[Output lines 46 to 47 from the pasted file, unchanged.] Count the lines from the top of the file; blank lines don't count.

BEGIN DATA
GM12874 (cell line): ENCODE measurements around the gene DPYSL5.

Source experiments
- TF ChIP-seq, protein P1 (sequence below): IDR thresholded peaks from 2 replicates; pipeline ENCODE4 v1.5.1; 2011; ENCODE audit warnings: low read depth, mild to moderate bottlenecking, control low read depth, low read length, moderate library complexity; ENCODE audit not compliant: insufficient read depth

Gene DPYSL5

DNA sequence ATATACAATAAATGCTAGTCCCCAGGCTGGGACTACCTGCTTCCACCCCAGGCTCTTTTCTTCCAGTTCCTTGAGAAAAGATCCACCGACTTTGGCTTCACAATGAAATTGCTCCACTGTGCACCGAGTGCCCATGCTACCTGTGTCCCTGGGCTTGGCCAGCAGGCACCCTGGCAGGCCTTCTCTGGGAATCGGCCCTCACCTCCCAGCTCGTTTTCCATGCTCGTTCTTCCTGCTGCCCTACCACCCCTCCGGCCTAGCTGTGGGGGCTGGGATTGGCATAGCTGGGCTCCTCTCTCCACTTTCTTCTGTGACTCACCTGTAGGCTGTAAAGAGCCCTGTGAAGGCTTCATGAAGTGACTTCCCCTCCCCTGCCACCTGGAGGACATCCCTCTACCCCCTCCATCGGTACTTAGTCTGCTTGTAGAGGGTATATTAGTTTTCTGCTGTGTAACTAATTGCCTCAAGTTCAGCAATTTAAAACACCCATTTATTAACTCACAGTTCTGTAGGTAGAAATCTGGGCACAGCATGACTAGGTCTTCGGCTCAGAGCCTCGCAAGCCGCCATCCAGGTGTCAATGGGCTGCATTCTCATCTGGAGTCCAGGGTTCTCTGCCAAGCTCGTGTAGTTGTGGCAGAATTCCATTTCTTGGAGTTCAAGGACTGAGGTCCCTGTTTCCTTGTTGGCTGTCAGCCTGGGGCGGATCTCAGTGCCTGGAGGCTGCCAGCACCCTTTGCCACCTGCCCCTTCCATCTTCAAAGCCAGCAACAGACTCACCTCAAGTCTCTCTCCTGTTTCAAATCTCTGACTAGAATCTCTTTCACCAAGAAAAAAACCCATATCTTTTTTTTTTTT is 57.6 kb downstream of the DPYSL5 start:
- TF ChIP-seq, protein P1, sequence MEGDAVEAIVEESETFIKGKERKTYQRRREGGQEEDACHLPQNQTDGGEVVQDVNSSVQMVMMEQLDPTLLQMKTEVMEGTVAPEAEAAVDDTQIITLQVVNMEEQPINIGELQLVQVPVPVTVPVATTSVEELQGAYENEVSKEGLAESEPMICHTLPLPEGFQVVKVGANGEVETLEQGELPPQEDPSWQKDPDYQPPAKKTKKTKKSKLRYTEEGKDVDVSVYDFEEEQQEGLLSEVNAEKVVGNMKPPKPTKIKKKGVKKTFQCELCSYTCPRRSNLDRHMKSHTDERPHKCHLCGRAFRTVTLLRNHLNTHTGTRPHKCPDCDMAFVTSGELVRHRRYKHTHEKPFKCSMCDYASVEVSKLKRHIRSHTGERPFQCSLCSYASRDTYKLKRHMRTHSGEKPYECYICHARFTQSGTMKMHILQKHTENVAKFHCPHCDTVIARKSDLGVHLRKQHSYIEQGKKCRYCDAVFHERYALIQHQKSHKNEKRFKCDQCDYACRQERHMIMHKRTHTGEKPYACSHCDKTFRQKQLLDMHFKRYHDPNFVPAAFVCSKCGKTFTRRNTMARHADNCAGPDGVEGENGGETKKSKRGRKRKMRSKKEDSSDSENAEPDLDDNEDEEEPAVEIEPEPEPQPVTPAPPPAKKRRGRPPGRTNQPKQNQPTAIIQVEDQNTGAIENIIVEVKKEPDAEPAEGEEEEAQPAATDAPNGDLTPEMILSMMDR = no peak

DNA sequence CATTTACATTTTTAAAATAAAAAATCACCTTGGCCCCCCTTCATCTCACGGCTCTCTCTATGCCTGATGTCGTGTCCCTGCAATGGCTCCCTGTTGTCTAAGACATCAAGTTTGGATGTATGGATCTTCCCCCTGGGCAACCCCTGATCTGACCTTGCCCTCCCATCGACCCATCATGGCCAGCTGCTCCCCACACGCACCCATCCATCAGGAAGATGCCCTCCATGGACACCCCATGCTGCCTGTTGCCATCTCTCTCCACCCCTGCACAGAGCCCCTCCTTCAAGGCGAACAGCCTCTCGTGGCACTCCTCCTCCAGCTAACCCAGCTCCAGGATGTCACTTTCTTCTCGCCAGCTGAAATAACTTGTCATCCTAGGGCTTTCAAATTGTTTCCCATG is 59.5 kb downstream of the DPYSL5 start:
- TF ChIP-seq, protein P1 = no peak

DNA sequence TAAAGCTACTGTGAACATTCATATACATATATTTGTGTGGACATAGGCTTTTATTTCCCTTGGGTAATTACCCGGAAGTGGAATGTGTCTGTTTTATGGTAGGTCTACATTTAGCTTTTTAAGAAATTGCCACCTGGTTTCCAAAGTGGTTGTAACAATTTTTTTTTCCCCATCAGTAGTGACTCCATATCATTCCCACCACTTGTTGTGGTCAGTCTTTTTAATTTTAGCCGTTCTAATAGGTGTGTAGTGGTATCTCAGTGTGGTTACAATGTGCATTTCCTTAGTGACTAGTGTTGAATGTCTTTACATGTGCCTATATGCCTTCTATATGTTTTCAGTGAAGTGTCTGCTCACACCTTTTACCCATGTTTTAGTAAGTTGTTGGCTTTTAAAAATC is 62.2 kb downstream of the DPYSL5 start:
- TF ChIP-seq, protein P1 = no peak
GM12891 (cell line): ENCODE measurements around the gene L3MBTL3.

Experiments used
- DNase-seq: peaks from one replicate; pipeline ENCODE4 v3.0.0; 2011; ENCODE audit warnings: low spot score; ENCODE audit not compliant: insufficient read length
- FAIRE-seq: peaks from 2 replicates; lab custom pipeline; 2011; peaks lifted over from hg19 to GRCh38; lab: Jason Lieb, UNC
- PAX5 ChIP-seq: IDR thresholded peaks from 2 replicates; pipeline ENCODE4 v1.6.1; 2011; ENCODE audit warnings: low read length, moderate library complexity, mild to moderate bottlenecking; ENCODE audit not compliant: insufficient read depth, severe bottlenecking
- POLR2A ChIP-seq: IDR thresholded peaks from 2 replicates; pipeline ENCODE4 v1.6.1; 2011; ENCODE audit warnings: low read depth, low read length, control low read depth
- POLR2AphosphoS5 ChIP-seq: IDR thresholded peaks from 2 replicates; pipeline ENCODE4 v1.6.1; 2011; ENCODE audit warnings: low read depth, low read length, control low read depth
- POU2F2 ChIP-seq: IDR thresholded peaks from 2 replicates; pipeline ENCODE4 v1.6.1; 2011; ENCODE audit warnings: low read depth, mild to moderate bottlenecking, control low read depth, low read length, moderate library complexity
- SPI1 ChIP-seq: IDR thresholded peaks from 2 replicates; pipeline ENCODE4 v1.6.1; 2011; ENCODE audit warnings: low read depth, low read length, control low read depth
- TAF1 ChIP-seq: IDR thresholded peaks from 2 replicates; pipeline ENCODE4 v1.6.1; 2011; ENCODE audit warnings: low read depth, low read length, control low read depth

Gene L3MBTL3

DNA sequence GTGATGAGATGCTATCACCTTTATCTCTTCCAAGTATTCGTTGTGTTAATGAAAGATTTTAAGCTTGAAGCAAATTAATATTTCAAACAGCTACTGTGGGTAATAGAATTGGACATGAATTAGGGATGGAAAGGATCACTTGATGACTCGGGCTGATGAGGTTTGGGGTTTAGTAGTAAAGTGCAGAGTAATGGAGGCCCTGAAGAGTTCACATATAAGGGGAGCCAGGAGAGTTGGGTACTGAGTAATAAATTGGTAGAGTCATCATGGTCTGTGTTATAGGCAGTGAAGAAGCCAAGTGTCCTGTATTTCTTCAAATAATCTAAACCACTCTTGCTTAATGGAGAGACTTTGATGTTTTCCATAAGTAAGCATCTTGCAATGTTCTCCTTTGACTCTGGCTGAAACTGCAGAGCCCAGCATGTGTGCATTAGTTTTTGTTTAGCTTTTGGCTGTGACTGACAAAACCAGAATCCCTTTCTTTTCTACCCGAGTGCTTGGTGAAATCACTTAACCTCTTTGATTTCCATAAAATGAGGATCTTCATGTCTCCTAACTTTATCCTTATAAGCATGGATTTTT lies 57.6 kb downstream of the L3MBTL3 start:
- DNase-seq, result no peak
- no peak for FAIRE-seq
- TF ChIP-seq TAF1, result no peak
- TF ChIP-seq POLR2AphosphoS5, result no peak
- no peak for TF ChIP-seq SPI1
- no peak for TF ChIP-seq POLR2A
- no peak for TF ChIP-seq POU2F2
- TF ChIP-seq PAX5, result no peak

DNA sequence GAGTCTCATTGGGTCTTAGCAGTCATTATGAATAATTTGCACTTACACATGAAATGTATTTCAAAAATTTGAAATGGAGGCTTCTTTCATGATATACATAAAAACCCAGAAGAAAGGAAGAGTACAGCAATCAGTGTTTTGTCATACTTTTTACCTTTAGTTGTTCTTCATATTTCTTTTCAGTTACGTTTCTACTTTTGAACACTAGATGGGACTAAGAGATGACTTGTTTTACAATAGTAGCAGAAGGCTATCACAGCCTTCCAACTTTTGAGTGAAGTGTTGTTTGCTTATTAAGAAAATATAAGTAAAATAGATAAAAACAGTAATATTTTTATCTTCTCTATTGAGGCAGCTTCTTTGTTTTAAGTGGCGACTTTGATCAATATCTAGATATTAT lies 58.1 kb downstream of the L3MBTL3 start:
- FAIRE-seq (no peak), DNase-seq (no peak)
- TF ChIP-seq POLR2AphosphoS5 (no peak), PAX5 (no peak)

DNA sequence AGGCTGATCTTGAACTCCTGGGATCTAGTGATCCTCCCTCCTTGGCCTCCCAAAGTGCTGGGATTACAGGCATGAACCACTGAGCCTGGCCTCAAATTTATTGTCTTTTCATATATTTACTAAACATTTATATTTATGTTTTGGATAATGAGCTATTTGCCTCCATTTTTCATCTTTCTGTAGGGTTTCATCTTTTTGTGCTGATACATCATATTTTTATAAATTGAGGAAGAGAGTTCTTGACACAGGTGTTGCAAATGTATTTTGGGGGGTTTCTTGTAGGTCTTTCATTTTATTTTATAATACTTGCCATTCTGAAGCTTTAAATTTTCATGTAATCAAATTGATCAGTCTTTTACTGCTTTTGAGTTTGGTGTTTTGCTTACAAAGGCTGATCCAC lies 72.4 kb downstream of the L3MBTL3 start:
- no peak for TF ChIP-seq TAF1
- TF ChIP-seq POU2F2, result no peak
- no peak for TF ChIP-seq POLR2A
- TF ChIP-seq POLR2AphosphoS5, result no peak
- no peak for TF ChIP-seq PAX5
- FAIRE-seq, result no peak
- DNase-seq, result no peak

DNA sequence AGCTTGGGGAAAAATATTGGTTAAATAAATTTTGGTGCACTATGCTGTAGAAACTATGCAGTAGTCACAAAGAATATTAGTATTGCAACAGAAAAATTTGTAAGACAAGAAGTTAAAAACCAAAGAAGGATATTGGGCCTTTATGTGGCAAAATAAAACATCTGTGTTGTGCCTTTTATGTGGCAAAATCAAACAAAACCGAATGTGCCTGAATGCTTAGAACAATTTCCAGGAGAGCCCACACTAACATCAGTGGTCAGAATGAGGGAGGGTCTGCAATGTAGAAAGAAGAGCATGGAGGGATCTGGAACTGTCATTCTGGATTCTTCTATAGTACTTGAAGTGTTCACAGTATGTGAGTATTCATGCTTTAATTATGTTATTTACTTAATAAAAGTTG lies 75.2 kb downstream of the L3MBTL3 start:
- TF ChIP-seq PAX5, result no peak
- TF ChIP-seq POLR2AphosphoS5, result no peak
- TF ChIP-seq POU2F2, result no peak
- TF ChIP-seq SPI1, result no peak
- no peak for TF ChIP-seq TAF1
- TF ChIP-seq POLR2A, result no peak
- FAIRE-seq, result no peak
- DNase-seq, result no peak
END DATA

- TF ChIP-seq SPI1, result no peak
- no peak for TF ChIP-seq TAF1